EFMLA, PLSA, And Tax Credits….Oh My!

An Overview Of The New Federally Funded Coronavirus Leave Programs
Written by: Erika Todd, David Guadagnoli and Susanne Hafer
Client Alert
March 24, 2020

Effective March 28, 2020:
Updated to include a link to a new model poster and details on fulfilling the poster requirement, as well as information on (and links to) additional DOL guidance concerning how to count employees for purposes of determining whether an employer is subject to the new provisions.


The second-wave of federal legislation – the Families First Coronavirus Response Act (the Act) – became law on March 18, 2020. It was subsequently amended by the Coronavirus Aid, Relief, and Economic Security Act (the CARES Act) The new law is aimed at addressing COVID-19 by making expansions to the Family and Medical Leave Act (FMLA) and by enacting a new federal Paid Sick Leave Act (PSLA). The Act provides a unique tax credit approach for employers to cover 100% of the costs resulting from these new requirements.

Emergency Family and Medical Leave Expansion Act – Division C of the Act expands both FMLA coverage and eligibility for employees on a temporary basis, beginning no later than April 2, 2020 and continuing through December 31, 2020, and in a number of ways.

The Act provides for paid FMLA coverage to employees who are unable to work (or telework) because of a loss of child care, whether that child care was previously provided by schooling or an on-site or a paid (non-family/friend) at home provider, as a result of a public health emergency (COVID-19). The first 10 days of leave may be unpaid, although an employee may choose to take accrued vacation, personal, medical or sick leave during this period. After the first 10 days, additional leave must be paid at least 2/3rds of the employee’s regular rate of pay and assuming normally scheduled hours. As clarified in the CARES Act, an employer is not required to pay more than $200 per day and not more than $10,000 in the aggregate per employee.

This new category of FMLA leave, which is reserved for employees who lose paid childcare because of COVID-19, has several other important differences from standard FMLA leaves. First, the Act revises the current employee threshold for this new FMLA coverage. During this time, all employers with fewer than 500 employees are subject to the new FMLA requirements whereas previously only employers with 50 or more employees were subject to the FMLA. Exceptions to the new FMLA requirements exist for health care and emergency response workers.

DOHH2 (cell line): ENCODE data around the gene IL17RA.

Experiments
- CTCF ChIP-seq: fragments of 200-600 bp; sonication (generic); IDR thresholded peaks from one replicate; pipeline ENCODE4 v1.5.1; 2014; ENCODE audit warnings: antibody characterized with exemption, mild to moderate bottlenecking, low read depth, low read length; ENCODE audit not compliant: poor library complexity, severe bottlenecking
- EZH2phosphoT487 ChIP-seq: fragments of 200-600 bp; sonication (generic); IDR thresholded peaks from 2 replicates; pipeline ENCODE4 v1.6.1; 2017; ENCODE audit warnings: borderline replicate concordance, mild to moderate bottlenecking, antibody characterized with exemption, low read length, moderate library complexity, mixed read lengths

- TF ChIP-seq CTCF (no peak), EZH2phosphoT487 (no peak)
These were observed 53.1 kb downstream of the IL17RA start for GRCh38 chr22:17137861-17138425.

Second, the Act extends FMLA eligibility to all employees after 30 days of employment and, under the CARES Act, includes rehired employees that were laid off on or after March 1, 2020 (and otherwise met the 30 days of employment criteria before being laid off). This is a marked shift from the previous requirement that an employee work for at least one year and 1,250 hours prior to eligibility.

Finally, employers with 25 or more employees must reinstate any employee returning from the new FMLA leave to their same or equivalent position. Employers of fewer than 25 employees are exempted from the reinstatement requirement if the following conditions are met:  (1) the employee’s position no longer exists due to an economic downturn or other circumstances caused by a public health emergency during the period of Emergency FMLA; and (2) the employer makes reasonable efforts to return the employee to an equivalent position for up to a year following the employee’s return from leave.

As noted, the new requirements become effective no later than April 2, 2020 and generally sunset as of December 31, 2020.

Emergency Paid Sick Leave Act – Division E of the Act, which provides for two weeks of paid sick leave for employees, generally applies to employers with fewer than 500 employees and is available to all employees, regardless of the length of employment.

Under this new law, employees in the following categories are eligible for the benefit: